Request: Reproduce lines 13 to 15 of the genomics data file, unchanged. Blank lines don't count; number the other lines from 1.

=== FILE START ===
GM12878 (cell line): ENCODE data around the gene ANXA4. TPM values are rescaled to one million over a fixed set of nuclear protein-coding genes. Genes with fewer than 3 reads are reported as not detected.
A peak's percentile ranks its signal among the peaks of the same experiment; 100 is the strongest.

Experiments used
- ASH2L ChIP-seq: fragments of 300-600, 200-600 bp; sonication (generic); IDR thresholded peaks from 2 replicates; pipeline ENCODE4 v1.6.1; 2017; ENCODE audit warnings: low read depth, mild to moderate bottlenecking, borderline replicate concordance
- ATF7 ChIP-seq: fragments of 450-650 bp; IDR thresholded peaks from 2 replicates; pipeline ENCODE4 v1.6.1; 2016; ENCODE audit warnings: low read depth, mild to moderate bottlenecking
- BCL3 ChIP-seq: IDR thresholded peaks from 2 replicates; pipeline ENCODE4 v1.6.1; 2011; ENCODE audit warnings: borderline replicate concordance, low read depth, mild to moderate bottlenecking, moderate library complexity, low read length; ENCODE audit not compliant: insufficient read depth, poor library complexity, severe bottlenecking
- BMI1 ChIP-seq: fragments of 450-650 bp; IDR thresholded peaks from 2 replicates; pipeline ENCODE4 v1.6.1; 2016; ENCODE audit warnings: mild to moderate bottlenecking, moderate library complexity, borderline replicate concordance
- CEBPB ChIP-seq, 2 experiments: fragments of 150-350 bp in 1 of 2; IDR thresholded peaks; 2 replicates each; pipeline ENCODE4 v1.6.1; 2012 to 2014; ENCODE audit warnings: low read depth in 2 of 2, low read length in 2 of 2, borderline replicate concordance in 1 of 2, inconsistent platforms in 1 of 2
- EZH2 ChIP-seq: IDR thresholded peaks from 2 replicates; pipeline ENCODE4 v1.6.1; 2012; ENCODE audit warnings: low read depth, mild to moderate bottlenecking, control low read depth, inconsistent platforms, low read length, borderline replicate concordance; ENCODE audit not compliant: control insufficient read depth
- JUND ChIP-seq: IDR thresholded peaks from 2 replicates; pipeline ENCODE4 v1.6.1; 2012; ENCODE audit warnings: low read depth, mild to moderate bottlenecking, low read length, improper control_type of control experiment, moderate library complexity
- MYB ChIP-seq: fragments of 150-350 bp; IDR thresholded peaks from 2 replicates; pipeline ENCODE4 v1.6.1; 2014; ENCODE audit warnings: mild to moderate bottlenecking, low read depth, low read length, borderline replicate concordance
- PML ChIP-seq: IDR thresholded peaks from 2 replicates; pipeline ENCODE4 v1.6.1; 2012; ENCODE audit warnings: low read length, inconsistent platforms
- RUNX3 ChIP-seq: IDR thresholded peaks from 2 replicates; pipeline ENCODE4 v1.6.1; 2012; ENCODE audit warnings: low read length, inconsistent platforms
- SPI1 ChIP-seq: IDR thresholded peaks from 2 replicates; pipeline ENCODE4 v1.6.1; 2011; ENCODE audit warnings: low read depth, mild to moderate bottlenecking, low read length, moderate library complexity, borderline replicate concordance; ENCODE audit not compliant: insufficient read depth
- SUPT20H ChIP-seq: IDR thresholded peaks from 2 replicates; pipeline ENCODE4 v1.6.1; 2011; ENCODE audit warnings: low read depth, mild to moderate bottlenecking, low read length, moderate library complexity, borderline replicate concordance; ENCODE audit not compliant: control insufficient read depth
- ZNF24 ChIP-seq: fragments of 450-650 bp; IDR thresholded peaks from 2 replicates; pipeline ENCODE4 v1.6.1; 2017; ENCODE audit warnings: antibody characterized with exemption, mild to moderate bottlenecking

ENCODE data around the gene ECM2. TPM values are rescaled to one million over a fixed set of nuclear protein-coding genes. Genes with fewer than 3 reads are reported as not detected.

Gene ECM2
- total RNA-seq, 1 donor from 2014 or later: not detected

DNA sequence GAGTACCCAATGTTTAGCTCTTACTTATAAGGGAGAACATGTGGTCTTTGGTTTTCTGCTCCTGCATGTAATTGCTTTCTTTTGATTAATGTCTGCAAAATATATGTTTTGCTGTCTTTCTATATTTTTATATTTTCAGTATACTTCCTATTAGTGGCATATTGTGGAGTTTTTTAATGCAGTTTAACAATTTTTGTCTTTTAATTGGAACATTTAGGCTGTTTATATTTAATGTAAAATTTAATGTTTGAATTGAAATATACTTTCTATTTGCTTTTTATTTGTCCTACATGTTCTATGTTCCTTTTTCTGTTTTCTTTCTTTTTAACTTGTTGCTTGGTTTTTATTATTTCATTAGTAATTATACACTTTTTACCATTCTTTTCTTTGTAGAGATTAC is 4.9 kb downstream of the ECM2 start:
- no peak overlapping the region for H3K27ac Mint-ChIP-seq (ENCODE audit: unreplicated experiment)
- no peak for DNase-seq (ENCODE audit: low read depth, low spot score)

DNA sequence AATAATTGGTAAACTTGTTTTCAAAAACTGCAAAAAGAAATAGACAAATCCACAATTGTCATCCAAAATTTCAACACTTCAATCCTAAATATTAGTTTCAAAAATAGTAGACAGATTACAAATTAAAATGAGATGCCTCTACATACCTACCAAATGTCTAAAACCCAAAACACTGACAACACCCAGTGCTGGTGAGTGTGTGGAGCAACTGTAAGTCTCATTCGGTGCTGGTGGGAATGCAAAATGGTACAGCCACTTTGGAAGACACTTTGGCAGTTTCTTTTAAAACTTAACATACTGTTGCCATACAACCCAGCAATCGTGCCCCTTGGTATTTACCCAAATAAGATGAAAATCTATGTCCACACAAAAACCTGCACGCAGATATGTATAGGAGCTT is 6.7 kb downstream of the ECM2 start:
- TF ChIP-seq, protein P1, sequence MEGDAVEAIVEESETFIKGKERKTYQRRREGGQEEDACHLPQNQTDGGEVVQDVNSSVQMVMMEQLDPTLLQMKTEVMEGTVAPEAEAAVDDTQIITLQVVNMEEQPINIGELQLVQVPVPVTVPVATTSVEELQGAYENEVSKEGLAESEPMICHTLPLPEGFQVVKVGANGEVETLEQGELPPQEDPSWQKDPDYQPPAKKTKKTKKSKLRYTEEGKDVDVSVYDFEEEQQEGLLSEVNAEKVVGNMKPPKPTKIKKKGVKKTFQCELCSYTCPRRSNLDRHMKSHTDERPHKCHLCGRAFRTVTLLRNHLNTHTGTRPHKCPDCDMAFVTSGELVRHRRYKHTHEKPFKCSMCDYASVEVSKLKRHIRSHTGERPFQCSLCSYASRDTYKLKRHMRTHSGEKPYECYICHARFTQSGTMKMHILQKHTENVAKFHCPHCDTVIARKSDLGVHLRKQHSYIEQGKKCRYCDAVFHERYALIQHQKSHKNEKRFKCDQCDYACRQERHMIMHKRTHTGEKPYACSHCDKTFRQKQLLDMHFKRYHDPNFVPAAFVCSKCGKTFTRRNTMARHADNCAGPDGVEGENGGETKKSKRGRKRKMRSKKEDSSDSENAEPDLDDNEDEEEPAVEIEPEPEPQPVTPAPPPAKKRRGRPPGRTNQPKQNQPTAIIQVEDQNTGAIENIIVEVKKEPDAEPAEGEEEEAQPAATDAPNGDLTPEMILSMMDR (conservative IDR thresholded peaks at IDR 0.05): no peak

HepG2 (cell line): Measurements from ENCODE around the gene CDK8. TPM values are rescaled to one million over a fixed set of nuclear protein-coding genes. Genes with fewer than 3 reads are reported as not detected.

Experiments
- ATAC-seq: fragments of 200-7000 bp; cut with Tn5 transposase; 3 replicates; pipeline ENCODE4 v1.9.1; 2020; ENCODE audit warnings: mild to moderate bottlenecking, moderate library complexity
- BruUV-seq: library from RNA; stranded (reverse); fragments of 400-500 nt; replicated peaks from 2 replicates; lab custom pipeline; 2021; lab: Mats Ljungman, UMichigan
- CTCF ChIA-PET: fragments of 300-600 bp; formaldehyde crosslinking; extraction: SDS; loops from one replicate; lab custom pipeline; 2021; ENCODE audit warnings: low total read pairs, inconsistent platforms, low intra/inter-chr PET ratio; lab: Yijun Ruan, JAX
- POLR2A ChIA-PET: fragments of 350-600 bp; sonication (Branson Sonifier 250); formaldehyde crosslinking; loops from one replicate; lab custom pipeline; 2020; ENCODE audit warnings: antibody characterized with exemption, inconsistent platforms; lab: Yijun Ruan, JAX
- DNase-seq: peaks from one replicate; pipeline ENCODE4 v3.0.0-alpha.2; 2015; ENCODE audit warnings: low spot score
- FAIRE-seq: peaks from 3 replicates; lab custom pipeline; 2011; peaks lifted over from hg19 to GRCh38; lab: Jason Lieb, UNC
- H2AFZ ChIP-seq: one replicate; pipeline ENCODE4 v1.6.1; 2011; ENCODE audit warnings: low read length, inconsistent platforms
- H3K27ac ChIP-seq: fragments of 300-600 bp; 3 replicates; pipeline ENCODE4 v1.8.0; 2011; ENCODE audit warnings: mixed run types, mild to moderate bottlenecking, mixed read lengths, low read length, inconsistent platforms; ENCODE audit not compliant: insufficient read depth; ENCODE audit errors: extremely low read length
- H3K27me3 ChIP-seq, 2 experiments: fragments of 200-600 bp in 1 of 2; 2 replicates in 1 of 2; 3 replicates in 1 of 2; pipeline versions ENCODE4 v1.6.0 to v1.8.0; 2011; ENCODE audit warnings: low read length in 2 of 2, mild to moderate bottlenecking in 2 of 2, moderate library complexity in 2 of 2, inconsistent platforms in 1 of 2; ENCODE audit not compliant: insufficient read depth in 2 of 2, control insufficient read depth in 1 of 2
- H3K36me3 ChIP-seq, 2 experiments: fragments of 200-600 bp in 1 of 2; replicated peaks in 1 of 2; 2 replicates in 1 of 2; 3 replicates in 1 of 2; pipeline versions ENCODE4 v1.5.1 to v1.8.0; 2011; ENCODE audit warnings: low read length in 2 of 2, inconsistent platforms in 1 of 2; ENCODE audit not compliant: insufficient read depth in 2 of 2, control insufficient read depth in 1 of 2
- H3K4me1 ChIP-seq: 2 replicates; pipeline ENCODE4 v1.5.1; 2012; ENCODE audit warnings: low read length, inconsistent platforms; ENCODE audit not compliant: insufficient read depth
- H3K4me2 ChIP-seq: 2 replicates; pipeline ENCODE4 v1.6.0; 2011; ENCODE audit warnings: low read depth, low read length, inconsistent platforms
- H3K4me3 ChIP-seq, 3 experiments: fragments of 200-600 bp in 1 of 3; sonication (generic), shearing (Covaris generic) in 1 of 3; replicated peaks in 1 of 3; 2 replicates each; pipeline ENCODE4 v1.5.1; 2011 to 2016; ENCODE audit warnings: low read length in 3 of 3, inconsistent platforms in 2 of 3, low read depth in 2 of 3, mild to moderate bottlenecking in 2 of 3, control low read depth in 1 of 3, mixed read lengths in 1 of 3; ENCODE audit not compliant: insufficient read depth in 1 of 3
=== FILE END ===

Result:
- RUNX3 ChIP-seq: IDR thresholded peaks from 2 replicates; pipeline ENCODE4 v1.6.1; 2012; ENCODE audit warnings: low read length, inconsistent platforms
- SPI1 ChIP-seq: IDR thresholded peaks from 2 replicates; pipeline ENCODE4 v1.6.1; 2011; ENCODE audit warnings: low read depth, mild to moderate bottlenecking, low read length, moderate library complexity, borderline replicate concordance; ENCODE audit not compliant: insufficient read depth
- SUPT20H ChIP-seq: IDR thresholded peaks from 2 replicates; pipeline ENCODE4 v1.6.1; 2011; ENCODE audit warnings: low read depth, mild to moderate bottlenecking, low read length, moderate library complexity, borderline replicate concordance; ENCODE audit not compliant: control insufficient read depth